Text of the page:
This is deeply unfair (an injured worker recently called it “shitbaggery of the highest order” in a conversation) and is designed to benefit employers by reducing their claims costs, which, in turn, reduces their premiums. (Now you see why I’m skeptical of the WCB’s ability to fairly established criteria around psychological injuries.)
Bill 30 makes it harder for the WCB to deem wages by requiring that “the Board may [deem a worker’s earnings] only after the Board has demonstrated it has made every reasonable effort to support the worker in the worker’s search for suitable employment.” This does not preclude deeming, but it sets some limits around it: “every reasonable effort” is a high bar.
Return to Work Obligation
Bill 30 creates an obligation on employers to re-employ injured workers when they are able to return to their duties. This gives workers greater access to their right to disability accommodation under the Human Rights Act.
At present, workers’ only recourse if their employer sacks them after an injury is a lengthy (~2 years) process with the Human Rights Commission that won’t really provide any remedy. This process profoundly disadvantages injured workers because their injury-related disability disadvantages them in the job market (i.e., they can’t put food on the table because they get no compensation (thanks to deeming) or wages (thanks to the employer’s discrimination)).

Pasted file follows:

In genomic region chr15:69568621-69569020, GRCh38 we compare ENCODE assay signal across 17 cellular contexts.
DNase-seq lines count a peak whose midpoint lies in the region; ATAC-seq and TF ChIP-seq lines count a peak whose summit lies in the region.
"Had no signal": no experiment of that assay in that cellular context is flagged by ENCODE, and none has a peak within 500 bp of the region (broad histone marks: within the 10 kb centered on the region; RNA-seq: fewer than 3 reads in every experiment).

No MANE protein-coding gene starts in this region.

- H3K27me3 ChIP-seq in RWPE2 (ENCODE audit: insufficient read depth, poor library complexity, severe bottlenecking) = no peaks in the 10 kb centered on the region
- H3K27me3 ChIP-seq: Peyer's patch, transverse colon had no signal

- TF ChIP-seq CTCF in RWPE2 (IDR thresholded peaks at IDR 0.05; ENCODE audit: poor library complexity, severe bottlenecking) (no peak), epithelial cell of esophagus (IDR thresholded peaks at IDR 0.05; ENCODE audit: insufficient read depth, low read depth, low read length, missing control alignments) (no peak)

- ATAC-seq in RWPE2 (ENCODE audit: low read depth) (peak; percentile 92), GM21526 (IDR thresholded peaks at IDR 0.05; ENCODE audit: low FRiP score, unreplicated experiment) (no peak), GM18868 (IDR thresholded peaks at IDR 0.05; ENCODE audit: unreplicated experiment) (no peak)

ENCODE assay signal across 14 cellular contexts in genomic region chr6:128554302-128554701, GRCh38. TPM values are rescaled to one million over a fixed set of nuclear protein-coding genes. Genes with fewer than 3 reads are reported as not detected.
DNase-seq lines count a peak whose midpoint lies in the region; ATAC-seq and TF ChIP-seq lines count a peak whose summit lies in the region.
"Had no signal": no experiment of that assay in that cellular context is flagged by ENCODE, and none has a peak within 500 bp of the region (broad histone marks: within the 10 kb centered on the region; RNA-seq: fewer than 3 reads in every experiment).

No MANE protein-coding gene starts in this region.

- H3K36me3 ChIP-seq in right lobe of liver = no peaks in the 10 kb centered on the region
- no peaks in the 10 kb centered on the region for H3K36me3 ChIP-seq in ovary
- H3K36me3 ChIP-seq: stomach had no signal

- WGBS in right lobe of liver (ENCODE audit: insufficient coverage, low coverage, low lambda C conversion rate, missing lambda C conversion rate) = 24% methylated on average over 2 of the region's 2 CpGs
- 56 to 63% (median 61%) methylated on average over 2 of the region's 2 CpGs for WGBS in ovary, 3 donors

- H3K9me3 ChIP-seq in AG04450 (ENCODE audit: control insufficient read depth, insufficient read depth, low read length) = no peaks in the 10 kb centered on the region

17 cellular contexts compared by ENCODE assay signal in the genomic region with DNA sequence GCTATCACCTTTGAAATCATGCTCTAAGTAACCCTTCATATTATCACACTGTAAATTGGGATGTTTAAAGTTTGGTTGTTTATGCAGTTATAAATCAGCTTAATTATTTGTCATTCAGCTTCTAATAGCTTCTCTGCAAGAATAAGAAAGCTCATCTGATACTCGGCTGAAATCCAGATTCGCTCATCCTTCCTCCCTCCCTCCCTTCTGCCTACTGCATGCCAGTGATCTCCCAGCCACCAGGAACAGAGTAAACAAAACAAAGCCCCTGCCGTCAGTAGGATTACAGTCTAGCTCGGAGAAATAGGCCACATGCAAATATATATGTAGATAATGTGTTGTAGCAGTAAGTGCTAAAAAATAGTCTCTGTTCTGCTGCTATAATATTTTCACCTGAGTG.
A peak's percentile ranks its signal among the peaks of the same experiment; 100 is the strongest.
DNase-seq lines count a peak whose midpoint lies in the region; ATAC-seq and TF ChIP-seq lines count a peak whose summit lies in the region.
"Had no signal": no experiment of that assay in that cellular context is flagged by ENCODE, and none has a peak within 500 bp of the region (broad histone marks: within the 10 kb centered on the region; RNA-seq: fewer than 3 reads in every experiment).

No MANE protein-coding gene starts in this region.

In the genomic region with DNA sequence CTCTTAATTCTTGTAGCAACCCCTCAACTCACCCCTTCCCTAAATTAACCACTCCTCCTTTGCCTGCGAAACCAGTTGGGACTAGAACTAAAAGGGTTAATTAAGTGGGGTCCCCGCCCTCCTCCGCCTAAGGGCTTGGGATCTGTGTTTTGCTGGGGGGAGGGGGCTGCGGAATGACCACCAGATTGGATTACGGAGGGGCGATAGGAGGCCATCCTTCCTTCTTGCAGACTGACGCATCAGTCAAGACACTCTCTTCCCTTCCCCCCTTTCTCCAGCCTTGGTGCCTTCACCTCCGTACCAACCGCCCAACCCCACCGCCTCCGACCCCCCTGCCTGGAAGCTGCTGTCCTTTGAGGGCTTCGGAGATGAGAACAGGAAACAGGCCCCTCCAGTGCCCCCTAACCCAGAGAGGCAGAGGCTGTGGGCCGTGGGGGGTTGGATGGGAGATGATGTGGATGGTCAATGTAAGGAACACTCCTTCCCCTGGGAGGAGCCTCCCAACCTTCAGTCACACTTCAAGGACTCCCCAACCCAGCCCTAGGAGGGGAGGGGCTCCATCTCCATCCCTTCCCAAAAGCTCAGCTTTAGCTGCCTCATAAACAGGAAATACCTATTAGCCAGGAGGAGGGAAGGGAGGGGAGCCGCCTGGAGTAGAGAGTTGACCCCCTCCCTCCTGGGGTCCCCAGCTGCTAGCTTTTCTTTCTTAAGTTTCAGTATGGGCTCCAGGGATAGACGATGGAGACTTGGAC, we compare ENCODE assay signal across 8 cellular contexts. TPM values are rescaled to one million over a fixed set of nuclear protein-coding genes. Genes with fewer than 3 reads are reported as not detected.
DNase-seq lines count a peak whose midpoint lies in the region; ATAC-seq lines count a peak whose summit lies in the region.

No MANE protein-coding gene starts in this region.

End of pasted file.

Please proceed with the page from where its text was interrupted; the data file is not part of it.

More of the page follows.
If employers illegitimately don’t comply with their RTW obligations (e.g., sacking the worker without reason), the WCB must levy a financial penalty of up to a year’s salary, which can then be turned over to the worker. Employers are also required to continue health benefits for a period of time (which workers may use in addition to their WCB coverage).
This is a significant win for workers, reducing the chance that their employer will simply sack them once they are injured. Together with tighter controls on deeming, this should make things better for injured workers. How well this workers will turn on the degree to which the WCB can change its culture of denial.
This piece was first published on Labour & Employment in Alberta.